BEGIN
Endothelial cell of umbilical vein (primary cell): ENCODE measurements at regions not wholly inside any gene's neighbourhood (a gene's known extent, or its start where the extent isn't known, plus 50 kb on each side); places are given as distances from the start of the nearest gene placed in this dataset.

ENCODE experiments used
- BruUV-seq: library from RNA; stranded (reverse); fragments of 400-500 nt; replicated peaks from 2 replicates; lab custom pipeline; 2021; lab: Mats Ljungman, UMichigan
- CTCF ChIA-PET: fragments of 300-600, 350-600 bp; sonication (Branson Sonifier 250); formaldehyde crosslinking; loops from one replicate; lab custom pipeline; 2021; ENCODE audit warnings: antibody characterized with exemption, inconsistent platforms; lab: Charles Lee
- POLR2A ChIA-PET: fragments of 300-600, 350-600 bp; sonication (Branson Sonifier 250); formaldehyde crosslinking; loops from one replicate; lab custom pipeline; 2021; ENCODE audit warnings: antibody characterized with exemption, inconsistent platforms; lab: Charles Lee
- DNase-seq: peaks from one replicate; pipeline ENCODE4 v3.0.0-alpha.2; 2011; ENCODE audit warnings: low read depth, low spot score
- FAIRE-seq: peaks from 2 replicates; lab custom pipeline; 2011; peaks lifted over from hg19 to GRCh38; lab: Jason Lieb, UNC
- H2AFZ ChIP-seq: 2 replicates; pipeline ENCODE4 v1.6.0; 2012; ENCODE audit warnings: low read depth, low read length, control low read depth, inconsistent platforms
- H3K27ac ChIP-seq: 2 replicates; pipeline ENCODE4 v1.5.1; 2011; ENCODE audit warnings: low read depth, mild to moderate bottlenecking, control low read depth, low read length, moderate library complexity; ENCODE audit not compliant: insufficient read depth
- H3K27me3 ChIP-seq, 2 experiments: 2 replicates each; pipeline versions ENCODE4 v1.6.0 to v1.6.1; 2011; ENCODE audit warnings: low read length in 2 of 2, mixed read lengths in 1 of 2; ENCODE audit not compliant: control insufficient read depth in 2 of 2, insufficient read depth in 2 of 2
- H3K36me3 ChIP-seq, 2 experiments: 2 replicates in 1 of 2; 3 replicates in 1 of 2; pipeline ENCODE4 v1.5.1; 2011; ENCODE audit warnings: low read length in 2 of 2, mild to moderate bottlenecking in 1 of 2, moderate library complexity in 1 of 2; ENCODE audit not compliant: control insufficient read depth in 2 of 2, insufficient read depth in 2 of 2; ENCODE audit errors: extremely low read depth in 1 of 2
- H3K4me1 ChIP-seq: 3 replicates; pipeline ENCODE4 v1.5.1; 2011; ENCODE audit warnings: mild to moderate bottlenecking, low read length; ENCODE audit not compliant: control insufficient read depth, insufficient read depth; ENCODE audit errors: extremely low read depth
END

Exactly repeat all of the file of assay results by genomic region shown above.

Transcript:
Endothelial cell of umbilical vein (primary cell): ENCODE measurements at regions not wholly inside any gene's neighbourhood (a gene's known extent, or its start where the extent isn't known, plus 50 kb on each side); places are given as distances from the start of the nearest gene placed in this dataset.

ENCODE experiments used
- BruUV-seq: library from RNA; stranded (reverse); fragments of 400-500 nt; replicated peaks from 2 replicates; lab custom pipeline; 2021; lab: Mats Ljungman, UMichigan
- CTCF ChIA-PET: fragments of 300-600, 350-600 bp; sonication (Branson Sonifier 250); formaldehyde crosslinking; loops from one replicate; lab custom pipeline; 2021; ENCODE audit warnings: antibody characterized with exemption, inconsistent platforms; lab: Charles Lee
- POLR2A ChIA-PET: fragments of 300-600, 350-600 bp; sonication (Branson Sonifier 250); formaldehyde crosslinking; loops from one replicate; lab custom pipeline; 2021; ENCODE audit warnings: antibody characterized with exemption, inconsistent platforms; lab: Charles Lee
- DNase-seq: peaks from one replicate; pipeline ENCODE4 v3.0.0-alpha.2; 2011; ENCODE audit warnings: low read depth, low spot score
- FAIRE-seq: peaks from 2 replicates; lab custom pipeline; 2011; peaks lifted over from hg19 to GRCh38; lab: Jason Lieb, UNC
- H2AFZ ChIP-seq: 2 replicates; pipeline ENCODE4 v1.6.0; 2012; ENCODE audit warnings: low read depth, low read length, control low read depth, inconsistent platforms
- H3K27ac ChIP-seq: 2 replicates; pipeline ENCODE4 v1.5.1; 2011; ENCODE audit warnings: low read depth, mild to moderate bottlenecking, control low read depth, low read length, moderate library complexity; ENCODE audit not compliant: insufficient read depth
- H3K27me3 ChIP-seq, 2 experiments: 2 replicates each; pipeline versions ENCODE4 v1.6.0 to v1.6.1; 2011; ENCODE audit warnings: low read length in 2 of 2, mixed read lengths in 1 of 2; ENCODE audit not compliant: control insufficient read depth in 2 of 2, insufficient read depth in 2 of 2
- H3K36me3 ChIP-seq, 2 experiments: 2 replicates in 1 of 2; 3 replicates in 1 of 2; pipeline ENCODE4 v1.5.1; 2011; ENCODE audit warnings: low read length in 2 of 2, mild to moderate bottlenecking in 1 of 2, moderate library complexity in 1 of 2; ENCODE audit not compliant: control insufficient read depth in 2 of 2, insufficient read depth in 2 of 2; ENCODE audit errors: extremely low read depth in 1 of 2
- H3K4me1 ChIP-seq: 3 replicates; pipeline ENCODE4 v1.5.1; 2011; ENCODE audit warnings: mild to moderate bottlenecking, low read length; ENCODE audit not compliant: control insufficient read depth, insufficient read depth; ENCODE audit errors: extremely low read depth